Concerns on accessibility of Adobe licenses were raised after the Department of Education announced that it would provide software licenses for free to all public schools in the country.
In a statement on January 26, DepEd announced that it procured 108,000 licenses for Adobe Creative Cloud and the Creative Nation Academy to boost the digital literacy of teachers and students.
The procurement was made by DepEd’s Office of the Undersecretary for Administration, through the Information and Communications Technology Service (ICTS) and in partnership with the software company.
DepEd Undersecretary Alain Pascua said that this initiative aims to help teachers and students be competent and adaptive in industries here and abroad.
“DepEd must provide these licenses to our public schools because we are now in the creative development era. Anyone can be a content creator due to the simplification and adaptability of existing mobile devices where learning and design can blend as one,” Pascua said.
Aside from these tools, educators were also provided with webinars on how to use the software and apps properly for their classes via DepEd’s Digital Rise Program.
Mark Sy, ICTS-Educational Technology unit head, said that this program also aims to enhance the teachers’ creativity in digital and multimedia arts.
“In this way, we can say that our DepEd teachers have proven their skills which are at an international standard,” Sy said.
The Adobe Creative Cloud or Adobe CC is a collection of 20 or more desktop applications and software for photography, video, social media and design.
These applications can now be accessed through an Adobe Federated ID linked to respective school email addresses. It was made available last January 15.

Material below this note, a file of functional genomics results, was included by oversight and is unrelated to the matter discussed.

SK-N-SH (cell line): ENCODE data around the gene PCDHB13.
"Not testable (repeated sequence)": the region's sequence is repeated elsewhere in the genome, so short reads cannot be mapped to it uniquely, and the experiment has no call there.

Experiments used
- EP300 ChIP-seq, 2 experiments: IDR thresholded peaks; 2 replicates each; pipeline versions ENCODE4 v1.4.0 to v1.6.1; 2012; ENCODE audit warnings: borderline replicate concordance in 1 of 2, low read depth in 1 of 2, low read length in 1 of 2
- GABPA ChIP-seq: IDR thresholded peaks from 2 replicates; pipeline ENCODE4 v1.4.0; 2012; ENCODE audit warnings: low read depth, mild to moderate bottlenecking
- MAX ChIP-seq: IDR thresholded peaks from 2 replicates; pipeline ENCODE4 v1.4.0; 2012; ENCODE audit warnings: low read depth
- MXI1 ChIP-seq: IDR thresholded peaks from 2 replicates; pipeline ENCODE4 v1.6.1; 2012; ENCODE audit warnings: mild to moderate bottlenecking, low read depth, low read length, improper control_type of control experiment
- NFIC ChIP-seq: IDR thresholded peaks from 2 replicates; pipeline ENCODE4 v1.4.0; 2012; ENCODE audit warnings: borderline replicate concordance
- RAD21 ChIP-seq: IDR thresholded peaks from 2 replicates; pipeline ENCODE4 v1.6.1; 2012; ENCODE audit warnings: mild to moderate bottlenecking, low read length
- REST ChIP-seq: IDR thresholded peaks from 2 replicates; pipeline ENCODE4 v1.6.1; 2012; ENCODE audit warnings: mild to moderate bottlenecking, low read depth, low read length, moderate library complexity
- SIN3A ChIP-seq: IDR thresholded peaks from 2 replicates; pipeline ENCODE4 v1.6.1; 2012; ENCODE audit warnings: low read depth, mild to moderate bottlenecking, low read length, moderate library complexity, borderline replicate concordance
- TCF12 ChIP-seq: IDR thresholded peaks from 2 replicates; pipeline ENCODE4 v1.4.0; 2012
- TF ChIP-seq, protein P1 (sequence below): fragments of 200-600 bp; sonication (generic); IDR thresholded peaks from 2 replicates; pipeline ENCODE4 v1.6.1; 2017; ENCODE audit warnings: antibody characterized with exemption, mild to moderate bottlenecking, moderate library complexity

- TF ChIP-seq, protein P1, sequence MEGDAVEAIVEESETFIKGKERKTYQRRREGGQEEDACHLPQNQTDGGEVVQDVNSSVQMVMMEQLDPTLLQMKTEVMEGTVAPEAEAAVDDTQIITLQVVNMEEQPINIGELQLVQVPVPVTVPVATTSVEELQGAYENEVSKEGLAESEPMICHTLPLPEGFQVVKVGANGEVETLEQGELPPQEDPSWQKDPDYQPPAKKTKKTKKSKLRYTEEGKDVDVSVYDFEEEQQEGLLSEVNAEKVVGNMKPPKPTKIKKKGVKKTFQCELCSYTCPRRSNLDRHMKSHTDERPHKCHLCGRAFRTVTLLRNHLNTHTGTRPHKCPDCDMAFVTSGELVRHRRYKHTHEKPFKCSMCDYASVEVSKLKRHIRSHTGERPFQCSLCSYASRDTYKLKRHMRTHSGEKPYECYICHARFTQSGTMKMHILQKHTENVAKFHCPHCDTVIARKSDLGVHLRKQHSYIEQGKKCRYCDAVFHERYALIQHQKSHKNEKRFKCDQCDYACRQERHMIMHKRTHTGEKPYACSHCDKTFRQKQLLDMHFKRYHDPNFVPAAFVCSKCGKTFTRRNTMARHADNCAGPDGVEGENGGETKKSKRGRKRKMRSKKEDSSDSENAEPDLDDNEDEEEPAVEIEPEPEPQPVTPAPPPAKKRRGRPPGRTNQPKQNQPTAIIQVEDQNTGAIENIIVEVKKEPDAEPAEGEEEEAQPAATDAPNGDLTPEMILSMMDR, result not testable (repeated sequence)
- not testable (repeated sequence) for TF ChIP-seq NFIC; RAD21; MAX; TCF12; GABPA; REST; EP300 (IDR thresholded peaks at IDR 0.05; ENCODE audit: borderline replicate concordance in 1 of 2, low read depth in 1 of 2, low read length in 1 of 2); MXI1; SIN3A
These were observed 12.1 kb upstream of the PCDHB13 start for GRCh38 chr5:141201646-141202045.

Some social media users praised DepEd for this. They see the move as a great investment and progress for the country’s educational system.
“As someone who uses the Adobe suite, I think this is a good investment. Good job, DepEd,” one Facebook user said.
Some teachers, however, pointed out that most of their laptops and computers do not support the system requirements of Adobe CC.
“Adobe licenses, eh outdated tsaka mababa specs halos karamihan ng laptop naming mga guro kasi hindi kaya ng bulsa namin bumili ng medyo mataas na specs,” a teacher said.
“Public schools need desktop computers with high specs. And public school teachers need laptops with high specs. My personal laptop is over six years old,” another teacher commented.
Some social media users also called on DepEd to provide students and teachers laptops and other essential devices first.
“Laptop muna ibibigay ninyo sa mga guro, para mainstall namin ang Adobe,” a Facebook user suggested.
“There’s an app, yet, there are no gadgets. Would it be accessible for both students and teachers?” another Facebook user said.
“Need good specs of computers for adobe,” an online user commented.
The complete system requirements and guidelines for each Creative Cloud app on desktop, browser and mobile are specified on Adobe’s official website.
Overall, Adobe advised users to keep all operating systems up-to-date.
“For optimal performance with Creative Cloud apps, we recommend you keep the operating system of your computer or mobile device up to date. For desktop apps, Adobe supports our current apps and the two previous major versions of each. For web and mobile apps, we support only the current version,” the company said.